Whose problems do investors see as worth solving? I experimentally study how investors evaluate a startup idea based on the socioeconomic background of the founder, the target customer, and the (in)congruence between the two. I am also interested in how the socioeconomic background of investors themselves affect these evaluations. I aim to contribute to the research on diversity and inequality in entrepreneurial funding in which socioeconomic backgrounds have been relatively understudied.
IGL Trials Database
IGL curates a database with randomised controlled trials in the field of innovation, entrepreneurship and growth. Browse our list of topics, see it as a map, or use the search function below.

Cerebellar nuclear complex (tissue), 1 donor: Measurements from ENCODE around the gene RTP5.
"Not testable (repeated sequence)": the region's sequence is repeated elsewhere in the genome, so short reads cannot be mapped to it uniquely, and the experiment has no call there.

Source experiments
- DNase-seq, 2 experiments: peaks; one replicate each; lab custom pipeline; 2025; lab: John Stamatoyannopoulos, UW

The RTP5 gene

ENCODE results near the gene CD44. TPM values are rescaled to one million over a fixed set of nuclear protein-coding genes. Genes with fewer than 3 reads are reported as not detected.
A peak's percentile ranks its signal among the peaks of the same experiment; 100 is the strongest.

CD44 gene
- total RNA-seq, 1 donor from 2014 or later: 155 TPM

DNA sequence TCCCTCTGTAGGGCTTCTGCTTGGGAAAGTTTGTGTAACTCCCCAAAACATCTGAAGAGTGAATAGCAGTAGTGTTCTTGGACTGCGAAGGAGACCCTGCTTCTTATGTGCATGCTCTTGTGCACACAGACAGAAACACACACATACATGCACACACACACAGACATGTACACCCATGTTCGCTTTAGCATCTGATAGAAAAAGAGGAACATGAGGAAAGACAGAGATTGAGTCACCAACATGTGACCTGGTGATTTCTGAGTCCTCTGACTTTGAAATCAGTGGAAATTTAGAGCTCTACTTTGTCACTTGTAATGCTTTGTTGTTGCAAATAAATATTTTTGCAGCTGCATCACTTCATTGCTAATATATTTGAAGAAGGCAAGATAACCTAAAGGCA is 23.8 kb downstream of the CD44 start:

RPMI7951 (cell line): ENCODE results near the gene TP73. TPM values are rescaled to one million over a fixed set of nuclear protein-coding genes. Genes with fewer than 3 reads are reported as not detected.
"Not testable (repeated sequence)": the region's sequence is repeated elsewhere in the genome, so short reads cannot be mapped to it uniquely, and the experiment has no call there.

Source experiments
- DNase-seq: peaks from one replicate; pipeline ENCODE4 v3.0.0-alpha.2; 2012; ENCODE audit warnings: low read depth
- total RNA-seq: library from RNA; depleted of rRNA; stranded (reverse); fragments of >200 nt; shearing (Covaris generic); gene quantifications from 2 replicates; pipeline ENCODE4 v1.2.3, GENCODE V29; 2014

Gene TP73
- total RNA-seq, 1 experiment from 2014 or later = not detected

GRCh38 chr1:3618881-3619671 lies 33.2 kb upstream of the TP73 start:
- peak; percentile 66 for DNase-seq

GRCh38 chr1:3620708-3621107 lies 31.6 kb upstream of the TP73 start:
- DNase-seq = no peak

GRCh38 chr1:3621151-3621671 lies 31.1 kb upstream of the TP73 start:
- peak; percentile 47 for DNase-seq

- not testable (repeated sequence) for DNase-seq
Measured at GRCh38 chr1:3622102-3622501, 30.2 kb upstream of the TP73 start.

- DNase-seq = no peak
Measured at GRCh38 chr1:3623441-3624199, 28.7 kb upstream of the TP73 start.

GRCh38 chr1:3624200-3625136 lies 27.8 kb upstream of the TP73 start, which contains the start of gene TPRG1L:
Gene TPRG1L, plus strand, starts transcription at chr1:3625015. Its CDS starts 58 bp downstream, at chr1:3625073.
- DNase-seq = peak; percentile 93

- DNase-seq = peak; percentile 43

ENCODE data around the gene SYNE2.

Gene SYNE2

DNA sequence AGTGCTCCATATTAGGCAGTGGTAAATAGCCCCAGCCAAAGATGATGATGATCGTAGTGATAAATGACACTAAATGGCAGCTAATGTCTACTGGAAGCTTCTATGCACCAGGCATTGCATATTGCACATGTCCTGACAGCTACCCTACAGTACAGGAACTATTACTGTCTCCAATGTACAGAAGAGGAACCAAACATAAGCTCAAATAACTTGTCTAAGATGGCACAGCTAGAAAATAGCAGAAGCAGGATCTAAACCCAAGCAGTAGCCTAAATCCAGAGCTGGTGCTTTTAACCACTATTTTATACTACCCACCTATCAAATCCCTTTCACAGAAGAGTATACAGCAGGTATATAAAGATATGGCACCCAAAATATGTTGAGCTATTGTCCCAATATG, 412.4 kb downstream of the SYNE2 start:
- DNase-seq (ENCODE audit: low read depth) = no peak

This project is a collaboration with Corner to Corner to study the impact of their entrepreneurship training course on financial stability. Corner to Corner, a Nashville-based nonprofit, is focused on their mission of helping their neighbors to flourish and addressing the racial wealth gap. One of their primary programs is The Academy, a 10-week entrepreneurship training course that teaches students the fundamentals of starting and operating their own business.
We seek to understand what is limiting women's access to finance, in particular for highly skilled start-up entrepreneurs. To investigate supply side constraints, we run a lab-in-the-field experiment in which loan officers in Uganda evaluate several business ideas based on real pitch decks from start-ups. We separate biases in idea evaluation from other constraints (such as gender specific differences in the ability to implement a project, or in external constraints that start-up entrepreneurs are facing).